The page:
HealthCommentary

Exploring Human Potential

Good News on Childhood Obesity – and “Good Government.”

Posted on | December 3, 2019 | No Comments

Mike Magee

As the debate over health reform wages on, it is increasingly apparent that the real underlying issue we are grappling with is the role of “good government.” Without it, as one philosopher suggested nearly four centuries ago, life is “solitary, poor, nasty, brutish, and short.”

Canada had relatively smooth sailing from the time the province of Saskatchewan first raised the question, “How can we make Canada and Canadians healthy?” in 1947, to when the country fully embraced national health care in 1966. Why? In part because of their century old national motto (and practice), adopted in the Constitution Act of 1867 which reads “Peace, Order, and Good Government.”

Yet it’s never too late to learn from our neighbors to the north, as appears to be evident in a November 22, 2019 release by the CDC, that good government does in fact make a difference, especially when it comes to health care.

At issue, obesity rates in children. What we know? “Among children aged 2-4 years enrolled in the Special Supplemental Nutrition Program for Women, Infants, and Children (WIC), obesity prevalence decreased from 15.9% in 2010 to 13.9% in 2016.”

What is also known is that childhood obesity is associated with type 2 diabetes, asthma, liver disease, bullying, and poor mental health. Emphasis on nutrition, breastfeeding, and physical activity (all part of WIC) decrease the likelihood of obesity.

During the most recent 6 years studied (2010-2016), significant decreases in childhood obesity prevalence occurred in 41 of 56 WIC states or territories. The largest improvements (>3%) were in Guam, New Jersey, New Mexico, Northern Mariana Islands, Puerto Rico, Utah, and Virginia. Only three states showed significant increases. They were Alabama (0.5 percentage points), North Carolina (0.6 percentage points ), and West Virginia (2.2 percentage points).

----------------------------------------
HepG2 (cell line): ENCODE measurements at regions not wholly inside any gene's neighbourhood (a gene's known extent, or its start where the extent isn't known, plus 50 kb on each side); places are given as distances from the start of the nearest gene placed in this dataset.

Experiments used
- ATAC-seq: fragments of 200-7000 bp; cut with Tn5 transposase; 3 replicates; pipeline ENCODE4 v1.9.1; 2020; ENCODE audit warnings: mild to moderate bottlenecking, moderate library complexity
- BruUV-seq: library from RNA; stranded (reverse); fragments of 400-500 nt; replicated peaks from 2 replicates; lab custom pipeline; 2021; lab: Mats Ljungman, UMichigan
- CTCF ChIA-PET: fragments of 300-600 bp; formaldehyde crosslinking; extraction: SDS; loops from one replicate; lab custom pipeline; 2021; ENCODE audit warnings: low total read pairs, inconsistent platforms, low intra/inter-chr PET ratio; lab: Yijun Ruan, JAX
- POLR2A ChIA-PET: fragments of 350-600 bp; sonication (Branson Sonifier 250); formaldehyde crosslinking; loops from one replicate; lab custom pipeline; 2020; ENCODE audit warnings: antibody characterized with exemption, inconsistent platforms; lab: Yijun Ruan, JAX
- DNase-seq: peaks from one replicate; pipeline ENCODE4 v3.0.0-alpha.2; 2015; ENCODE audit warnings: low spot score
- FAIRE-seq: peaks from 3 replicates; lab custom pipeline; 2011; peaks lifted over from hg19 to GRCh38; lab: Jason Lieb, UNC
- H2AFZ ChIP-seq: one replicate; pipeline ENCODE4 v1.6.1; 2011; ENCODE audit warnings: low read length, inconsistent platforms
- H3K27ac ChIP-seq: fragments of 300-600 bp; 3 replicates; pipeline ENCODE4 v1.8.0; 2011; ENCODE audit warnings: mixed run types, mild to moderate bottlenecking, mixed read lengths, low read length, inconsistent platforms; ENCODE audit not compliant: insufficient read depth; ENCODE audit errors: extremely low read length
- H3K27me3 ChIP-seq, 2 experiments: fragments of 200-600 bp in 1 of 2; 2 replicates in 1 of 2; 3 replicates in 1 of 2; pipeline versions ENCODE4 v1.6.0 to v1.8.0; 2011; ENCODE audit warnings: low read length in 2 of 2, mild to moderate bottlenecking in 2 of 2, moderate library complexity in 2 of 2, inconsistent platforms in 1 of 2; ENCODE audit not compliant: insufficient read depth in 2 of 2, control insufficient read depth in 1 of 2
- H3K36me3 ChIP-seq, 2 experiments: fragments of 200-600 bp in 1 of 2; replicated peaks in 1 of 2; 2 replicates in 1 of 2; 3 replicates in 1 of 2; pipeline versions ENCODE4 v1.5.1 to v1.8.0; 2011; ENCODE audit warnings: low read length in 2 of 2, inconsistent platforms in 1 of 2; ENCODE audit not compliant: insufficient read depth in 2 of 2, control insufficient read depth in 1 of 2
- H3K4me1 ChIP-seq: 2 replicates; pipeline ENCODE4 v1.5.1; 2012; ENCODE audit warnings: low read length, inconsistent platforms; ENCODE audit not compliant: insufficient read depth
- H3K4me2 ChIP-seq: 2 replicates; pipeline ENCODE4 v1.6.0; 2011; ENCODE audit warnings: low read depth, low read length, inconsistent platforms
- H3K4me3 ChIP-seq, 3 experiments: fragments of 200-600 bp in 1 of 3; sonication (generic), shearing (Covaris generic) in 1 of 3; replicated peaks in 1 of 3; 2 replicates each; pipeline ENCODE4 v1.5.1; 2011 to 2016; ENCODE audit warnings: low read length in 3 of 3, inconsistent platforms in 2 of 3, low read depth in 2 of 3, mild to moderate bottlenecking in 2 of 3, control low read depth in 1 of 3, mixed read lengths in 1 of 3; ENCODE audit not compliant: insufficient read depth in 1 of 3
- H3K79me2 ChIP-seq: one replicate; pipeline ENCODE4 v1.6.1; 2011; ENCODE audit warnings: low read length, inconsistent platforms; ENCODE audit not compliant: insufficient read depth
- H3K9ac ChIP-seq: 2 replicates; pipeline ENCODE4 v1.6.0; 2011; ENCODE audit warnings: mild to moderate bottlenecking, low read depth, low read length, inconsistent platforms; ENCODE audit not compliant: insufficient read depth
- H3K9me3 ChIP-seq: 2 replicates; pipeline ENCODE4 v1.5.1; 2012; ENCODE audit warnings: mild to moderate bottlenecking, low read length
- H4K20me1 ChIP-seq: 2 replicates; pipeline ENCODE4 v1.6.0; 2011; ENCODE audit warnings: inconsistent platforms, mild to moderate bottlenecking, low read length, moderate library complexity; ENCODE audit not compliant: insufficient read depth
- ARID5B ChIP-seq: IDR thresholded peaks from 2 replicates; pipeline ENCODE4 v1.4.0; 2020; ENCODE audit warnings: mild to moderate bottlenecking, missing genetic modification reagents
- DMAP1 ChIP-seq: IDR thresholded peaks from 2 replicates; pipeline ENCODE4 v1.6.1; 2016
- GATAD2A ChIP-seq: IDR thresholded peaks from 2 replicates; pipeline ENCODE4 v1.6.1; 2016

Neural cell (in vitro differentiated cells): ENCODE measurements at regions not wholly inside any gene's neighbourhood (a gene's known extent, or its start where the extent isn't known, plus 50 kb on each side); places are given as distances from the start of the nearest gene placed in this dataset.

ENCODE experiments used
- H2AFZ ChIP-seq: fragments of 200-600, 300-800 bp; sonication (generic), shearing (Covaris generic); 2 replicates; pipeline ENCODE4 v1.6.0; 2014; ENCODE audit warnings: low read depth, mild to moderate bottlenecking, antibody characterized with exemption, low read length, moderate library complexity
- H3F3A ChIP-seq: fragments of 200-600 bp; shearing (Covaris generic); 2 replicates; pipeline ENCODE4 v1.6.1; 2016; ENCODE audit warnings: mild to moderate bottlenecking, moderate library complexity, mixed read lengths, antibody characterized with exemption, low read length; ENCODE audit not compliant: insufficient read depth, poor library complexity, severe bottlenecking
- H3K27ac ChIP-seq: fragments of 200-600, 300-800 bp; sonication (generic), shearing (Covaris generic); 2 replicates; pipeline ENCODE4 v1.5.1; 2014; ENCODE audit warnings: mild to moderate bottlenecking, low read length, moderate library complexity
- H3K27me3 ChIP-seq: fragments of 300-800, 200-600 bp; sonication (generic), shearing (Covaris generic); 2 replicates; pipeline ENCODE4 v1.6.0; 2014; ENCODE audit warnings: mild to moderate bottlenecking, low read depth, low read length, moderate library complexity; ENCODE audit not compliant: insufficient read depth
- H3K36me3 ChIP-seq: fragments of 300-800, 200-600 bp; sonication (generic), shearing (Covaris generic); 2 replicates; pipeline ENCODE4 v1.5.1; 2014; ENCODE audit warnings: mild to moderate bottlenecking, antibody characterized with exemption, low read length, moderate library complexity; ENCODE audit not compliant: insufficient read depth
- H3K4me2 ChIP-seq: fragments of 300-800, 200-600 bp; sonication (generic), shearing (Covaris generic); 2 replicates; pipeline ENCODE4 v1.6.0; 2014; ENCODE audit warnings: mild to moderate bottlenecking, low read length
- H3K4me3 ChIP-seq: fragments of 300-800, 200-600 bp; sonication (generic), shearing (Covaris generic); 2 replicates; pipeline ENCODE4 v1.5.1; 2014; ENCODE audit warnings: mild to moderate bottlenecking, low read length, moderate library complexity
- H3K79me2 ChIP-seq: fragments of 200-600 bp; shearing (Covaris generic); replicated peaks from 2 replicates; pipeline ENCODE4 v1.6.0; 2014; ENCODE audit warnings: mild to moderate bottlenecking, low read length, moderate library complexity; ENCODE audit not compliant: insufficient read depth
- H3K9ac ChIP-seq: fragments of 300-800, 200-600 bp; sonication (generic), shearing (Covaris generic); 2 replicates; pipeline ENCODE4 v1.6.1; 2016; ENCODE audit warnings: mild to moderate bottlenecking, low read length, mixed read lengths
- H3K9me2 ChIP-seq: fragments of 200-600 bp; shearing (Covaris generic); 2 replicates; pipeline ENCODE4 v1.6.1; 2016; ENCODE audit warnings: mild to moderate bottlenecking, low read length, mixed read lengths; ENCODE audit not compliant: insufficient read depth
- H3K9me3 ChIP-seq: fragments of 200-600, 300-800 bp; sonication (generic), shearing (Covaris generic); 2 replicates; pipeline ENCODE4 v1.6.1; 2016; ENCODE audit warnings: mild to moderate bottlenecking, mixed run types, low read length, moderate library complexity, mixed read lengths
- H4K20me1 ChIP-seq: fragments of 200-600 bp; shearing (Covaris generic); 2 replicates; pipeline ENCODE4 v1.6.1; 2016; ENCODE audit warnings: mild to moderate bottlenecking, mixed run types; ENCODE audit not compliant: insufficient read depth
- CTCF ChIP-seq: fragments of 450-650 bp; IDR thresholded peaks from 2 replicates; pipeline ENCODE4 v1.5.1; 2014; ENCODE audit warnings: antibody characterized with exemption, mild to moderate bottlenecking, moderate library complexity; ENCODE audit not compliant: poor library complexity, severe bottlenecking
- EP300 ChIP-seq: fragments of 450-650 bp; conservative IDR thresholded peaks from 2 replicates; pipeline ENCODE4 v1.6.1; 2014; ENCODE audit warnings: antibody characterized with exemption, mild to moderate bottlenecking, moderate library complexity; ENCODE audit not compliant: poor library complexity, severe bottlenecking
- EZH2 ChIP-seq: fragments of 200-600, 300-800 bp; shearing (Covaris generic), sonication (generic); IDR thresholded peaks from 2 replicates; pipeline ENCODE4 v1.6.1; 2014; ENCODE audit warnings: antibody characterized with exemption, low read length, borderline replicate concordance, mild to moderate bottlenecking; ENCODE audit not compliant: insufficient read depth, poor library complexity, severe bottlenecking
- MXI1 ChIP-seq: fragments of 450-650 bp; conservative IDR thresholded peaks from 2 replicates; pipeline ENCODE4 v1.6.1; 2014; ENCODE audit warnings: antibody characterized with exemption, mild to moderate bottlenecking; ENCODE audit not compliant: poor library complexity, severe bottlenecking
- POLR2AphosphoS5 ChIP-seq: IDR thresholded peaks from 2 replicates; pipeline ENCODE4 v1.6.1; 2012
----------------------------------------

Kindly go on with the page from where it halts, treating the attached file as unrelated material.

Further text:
Progress according to the CDC reflects a “good government” practice of continuous improvement in the WIC dietary offerings. According to the agency, “The revised food packages include a broader range of healthy food options; promote fruit, vegetable, and whole wheat product purchases; support breastfeeding; and give WIC state and territory agencies more flexibility to accommodate cultural food preferences.” 

Political attitudes toward government do affect the lives and health of citizens. This is glaringly obvious in these United States, where state leadership often defines federal health program availability and access. Consider the stubborn intransigence of 14 Republican governors to the adoption of ACA funded expansions of Medicaid and/or draconian work requirements that actively limit enrollment.

These and other activities that undermine “good government” contribute to the high variability of state-by-state health performance. In the 2019 Commonwealth Fund Scorecard on State Health System Performance, the top 5 performers were Hawaii, Massachusetts, Minnesota, Washington, and Connecticut. The lowest five were Mississippi, Oklahoma, Texas, Nevada, and Arkansas.

As we continue at lightening speed toward the 2020 election day of reckoning, and debates on health reform remain front and center, it’s important to remind ourselves what is really at stake. Do the majority of Americans believe in “good government” or not?

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